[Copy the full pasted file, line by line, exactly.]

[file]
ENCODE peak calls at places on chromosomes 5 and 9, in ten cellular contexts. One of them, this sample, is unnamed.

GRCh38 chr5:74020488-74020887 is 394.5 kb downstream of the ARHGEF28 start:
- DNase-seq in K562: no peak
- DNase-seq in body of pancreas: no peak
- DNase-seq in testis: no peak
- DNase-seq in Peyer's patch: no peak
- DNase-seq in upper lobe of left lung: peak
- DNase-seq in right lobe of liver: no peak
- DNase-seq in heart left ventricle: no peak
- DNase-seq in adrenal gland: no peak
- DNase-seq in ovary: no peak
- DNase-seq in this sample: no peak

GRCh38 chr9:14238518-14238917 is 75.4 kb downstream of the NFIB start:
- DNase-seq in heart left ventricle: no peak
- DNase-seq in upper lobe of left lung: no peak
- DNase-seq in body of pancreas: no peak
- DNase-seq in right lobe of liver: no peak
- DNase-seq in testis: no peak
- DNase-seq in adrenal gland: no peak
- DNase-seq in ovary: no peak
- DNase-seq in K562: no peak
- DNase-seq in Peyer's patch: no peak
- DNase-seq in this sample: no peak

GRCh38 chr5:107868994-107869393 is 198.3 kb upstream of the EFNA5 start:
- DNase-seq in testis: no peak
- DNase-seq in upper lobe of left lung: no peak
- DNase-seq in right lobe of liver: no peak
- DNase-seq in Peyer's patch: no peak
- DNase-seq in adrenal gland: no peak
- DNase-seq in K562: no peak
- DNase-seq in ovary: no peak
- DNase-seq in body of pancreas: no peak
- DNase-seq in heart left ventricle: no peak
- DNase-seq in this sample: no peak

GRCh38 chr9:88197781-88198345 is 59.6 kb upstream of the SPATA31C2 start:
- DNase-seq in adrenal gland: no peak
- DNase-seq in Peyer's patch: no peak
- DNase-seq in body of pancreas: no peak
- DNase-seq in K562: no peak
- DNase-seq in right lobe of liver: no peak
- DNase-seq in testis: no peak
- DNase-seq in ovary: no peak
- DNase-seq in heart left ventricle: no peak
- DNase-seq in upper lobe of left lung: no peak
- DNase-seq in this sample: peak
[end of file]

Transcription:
ENCODE peak calls at places on chromosomes 5 and 9, in ten cellular contexts. One of them, this sample, is unnamed.

GRCh38 chr5:74020488-74020887 is 394.5 kb downstream of the ARHGEF28 start:
- DNase-seq in K562: no peak
- DNase-seq in body of pancreas: no peak
- DNase-seq in testis: no peak
- DNase-seq in Peyer's patch: no peak
- DNase-seq in upper lobe of left lung: peak
- DNase-seq in right lobe of liver: no peak
- DNase-seq in heart left ventricle: no peak
- DNase-seq in adrenal gland: no peak
- DNase-seq in ovary: no peak
- DNase-seq in this sample: no peak

GRCh38 chr9:14238518-14238917 is 75.4 kb downstream of the NFIB start:
- DNase-seq in heart left ventricle: no peak
- DNase-seq in upper lobe of left lung: no peak
- DNase-seq in body of pancreas: no peak
- DNase-seq in right lobe of liver: no peak
- DNase-seq in testis: no peak
- DNase-seq in adrenal gland: no peak
- DNase-seq in ovary: no peak
- DNase-seq in K562: no peak
- DNase-seq in Peyer's patch: no peak
- DNase-seq in this sample: no peak

GRCh38 chr5:107868994-107869393 is 198.3 kb upstream of the EFNA5 start:
- DNase-seq in testis: no peak
- DNase-seq in upper lobe of left lung: no peak
- DNase-seq in right lobe of liver: no peak
- DNase-seq in Peyer's patch: no peak
- DNase-seq in adrenal gland: no peak
- DNase-seq in K562: no peak
- DNase-seq in ovary: no peak
- DNase-seq in body of pancreas: no peak
- DNase-seq in heart left ventricle: no peak
- DNase-seq in this sample: no peak

GRCh38 chr9:88197781-88198345 is 59.6 kb upstream of the SPATA31C2 start:
- DNase-seq in adrenal gland: no peak
- DNase-seq in Peyer's patch: no peak
- DNase-seq in body of pancreas: no peak
- DNase-seq in K562: no peak
- DNase-seq in right lobe of liver: no peak
- DNase-seq in testis: no peak
- DNase-seq in ovary: no peak
- DNase-seq in heart left ventricle: no peak
- DNase-seq in upper lobe of left lung: no peak
- DNase-seq in this sample: peak